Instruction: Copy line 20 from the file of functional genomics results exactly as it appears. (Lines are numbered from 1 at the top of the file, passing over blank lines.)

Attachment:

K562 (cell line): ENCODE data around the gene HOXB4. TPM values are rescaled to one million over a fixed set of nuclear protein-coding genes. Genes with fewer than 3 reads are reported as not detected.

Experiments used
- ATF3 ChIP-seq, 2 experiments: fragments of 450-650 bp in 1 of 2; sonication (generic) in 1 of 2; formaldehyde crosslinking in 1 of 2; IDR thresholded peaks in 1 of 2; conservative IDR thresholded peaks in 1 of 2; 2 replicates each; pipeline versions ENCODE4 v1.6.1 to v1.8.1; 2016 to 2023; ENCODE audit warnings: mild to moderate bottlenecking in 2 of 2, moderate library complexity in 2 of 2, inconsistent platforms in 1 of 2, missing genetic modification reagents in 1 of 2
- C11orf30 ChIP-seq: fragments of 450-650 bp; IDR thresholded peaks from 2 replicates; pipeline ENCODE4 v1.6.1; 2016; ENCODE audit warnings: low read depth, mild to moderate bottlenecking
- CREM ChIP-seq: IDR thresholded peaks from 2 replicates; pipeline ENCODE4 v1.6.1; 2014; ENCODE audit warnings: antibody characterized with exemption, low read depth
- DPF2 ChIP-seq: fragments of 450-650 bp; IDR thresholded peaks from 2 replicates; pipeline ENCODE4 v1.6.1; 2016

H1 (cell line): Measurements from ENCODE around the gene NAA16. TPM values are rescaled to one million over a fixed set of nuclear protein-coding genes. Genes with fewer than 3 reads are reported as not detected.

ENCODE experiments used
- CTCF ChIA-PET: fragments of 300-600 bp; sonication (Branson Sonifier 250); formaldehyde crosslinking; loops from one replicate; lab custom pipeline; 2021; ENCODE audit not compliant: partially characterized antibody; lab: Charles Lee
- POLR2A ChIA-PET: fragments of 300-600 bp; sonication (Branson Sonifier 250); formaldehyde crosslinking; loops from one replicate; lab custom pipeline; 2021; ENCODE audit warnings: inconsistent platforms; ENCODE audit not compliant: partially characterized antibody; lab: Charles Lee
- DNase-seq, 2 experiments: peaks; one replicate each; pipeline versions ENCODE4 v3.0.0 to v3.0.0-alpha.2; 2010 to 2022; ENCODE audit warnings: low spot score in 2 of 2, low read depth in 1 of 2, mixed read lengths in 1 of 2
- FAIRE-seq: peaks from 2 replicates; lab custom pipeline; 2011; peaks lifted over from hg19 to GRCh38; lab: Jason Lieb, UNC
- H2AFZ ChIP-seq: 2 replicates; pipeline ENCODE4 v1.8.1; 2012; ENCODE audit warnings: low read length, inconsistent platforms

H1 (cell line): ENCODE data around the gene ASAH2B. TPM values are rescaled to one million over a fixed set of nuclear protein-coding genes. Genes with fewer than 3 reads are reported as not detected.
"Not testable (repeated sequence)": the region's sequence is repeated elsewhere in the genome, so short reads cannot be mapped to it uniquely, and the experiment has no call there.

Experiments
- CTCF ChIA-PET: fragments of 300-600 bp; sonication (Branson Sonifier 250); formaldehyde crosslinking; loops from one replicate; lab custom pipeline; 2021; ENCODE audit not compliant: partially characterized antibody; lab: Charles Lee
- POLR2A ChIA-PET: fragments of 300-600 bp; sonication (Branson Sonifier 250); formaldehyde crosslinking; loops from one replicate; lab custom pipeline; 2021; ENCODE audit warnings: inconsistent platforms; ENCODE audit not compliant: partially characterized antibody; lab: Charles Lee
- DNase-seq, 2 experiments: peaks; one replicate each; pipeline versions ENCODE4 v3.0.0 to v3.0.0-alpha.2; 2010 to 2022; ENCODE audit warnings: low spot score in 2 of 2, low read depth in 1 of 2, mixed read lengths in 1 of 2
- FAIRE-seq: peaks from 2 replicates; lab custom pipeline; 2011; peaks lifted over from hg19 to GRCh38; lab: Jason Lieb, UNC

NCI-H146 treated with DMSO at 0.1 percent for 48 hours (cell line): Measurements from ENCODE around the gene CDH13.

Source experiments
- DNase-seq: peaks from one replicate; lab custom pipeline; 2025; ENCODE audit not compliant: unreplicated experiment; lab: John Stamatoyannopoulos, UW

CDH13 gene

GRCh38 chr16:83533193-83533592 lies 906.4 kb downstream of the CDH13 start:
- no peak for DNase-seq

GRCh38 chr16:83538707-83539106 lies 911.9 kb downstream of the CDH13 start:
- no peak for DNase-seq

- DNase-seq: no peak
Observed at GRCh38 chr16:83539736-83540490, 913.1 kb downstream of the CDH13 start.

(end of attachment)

- FAIRE-seq: peaks from 2 replicates; lab custom pipeline; 2011; peaks lifted over from hg19 to GRCh38; lab: Jason Lieb, UNC